Thursday, August 06, 2009

On Sam Harris' book, "Letter to a Christian Nation"

I read Sam Harris' short book "Letter to a Christian Nation" because I wanted to get a feel for neo-atheist writing without having to completely delve into the entire body of work.

I initially learned the name Sam Harris through a bit of a media blitz where either Harris or Christopher Hitchens appeared in book reviews, numerous television discussions on C-Span or public television or the like, and in a feature story in one of my regular print reads, The Christian Century.

I believe that this short book is mostly driven by accessibility, because the people he most hopes will read this tome might be driven away by his work and other writers of his persuasion. Harris doesn't seem to have as much a chip on his shoulder as Hitchens in comparing my exposure to each on television and what little I have read of or about their writing. I can understand why, for them, the stakes for their lifetime is high. The body of evidence points them to know that this life is absolutely it for them, therefore the fundamentalists of the world are on a fast track to destroy the world in a self-fulfilling prophecy. In that sense, Harris is like Bill Maher, religion doesn't make the world better, and if the anti-religionists of the world don't speak out and speak to reason, the world will continue to suffer more than it has based on religion, only exponentially in the future. Maher is much more explicit than Harris in this respect.

The stakes are indeed high for the world and religion in the world. However, I am not a sweet bye and bye person of faith and look to Revelation as a means for interpreting the direction of the world. I believe as a Christian that I am called to do the best I can in this life that God has given me. I let God be concerned with what is going to happen after death. I can only deal with what has been revealed to me. Maybe it is that approach that doesn't produce Harris or Maher levels of anxiety about the current state of the world. I can only do the best I can. My thoughts on religion are what Harris might call a "religious moderate" position. Harris thinks moderates can be more destructive to this world filled with religion than fundamentalists, because moderates help create space for fundamentalists to exist, lead and make decisions on national and world stages that are corrosive to life today. Moderates use mystery as a crutch, and religion comes down to a crux of whether religion is true, and therefore the only real argument is between those that think religion is an illusion and the fundamentalists.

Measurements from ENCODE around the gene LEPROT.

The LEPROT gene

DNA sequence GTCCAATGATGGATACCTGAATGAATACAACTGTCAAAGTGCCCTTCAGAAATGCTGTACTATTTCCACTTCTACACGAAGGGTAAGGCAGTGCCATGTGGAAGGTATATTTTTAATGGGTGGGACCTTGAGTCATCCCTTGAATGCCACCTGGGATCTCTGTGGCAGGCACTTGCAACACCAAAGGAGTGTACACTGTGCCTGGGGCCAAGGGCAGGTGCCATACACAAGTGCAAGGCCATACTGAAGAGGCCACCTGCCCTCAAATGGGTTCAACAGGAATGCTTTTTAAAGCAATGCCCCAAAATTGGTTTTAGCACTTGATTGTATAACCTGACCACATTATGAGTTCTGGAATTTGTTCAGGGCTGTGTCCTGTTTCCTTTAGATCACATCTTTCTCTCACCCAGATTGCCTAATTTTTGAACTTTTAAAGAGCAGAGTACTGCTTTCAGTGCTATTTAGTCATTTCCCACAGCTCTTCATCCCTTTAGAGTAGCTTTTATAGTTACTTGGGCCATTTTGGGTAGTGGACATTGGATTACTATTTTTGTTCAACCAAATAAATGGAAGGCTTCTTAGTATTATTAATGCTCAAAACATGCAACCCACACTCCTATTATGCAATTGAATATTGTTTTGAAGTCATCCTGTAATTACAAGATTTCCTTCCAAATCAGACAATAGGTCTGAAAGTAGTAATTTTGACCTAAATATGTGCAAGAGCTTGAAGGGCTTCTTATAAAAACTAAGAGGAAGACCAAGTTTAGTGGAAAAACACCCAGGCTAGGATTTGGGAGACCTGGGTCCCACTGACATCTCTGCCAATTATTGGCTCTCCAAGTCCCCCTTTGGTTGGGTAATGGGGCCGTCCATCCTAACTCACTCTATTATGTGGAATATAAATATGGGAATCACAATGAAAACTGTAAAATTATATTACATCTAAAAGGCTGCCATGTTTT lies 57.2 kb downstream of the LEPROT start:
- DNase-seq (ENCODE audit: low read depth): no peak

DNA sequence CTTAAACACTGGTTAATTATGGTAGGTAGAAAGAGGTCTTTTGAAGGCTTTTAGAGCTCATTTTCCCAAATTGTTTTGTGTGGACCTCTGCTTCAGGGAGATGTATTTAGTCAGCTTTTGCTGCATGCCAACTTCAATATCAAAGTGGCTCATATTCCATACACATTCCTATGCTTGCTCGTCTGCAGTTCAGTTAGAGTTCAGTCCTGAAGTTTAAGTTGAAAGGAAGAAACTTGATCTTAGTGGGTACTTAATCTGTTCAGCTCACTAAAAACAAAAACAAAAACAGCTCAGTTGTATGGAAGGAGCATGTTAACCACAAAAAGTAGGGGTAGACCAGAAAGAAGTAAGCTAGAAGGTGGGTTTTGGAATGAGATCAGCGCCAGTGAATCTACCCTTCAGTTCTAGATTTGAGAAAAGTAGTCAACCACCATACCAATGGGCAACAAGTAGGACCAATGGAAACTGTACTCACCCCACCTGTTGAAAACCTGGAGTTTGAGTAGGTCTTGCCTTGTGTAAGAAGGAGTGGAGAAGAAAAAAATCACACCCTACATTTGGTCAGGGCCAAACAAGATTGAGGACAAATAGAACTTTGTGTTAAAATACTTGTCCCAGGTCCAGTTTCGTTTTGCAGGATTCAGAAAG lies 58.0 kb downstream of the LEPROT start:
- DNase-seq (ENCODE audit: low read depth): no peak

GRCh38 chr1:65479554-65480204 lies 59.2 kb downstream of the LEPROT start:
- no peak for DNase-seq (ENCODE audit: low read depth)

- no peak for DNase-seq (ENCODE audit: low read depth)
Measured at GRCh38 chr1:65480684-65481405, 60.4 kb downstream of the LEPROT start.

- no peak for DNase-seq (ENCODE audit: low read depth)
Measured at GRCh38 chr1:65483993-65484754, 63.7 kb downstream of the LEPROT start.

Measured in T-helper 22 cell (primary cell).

As I haven't read much atheist or neo-atheist writing, I must admit that at times I felt a little defensive reading Harris, because Harris has implicitly labeled me a fool at worst, misguided at best. It's difficult to face critique regarding my understanding, seeking, work and vocation of the last 30 years of my life. My investment level is high. I also find it important to read this kind of work, because in my work, if I can't form coherent thoughts about religion and faith, I will have lost my integrity. Though I don't find myself to be a Christian apologist, my struggle with Harris has forced me to sharpen my thought.

Reading the aforementioned critique in the Christian Century has also helped me recognize some of the holes in Harris' writing. The author is a professor from Georgetown who points out that Harris and Hitchens would not even make a reading list of atheist authors for a class he teaches because these authors merely make lists regarding the evils of religion and write little, if anything, about the consequences of a world without religion. Writing about the evils of religion is shallow, because the body of evidence is wide, and easily taken up by anyone with minimal thought. The classical writers of religionist critique go far deeper in their consideration of a world without religion. I'm guessing I need to read a little Nietzsche in order to ponder the depth of religionist critique rather than merely go wading with Harris.

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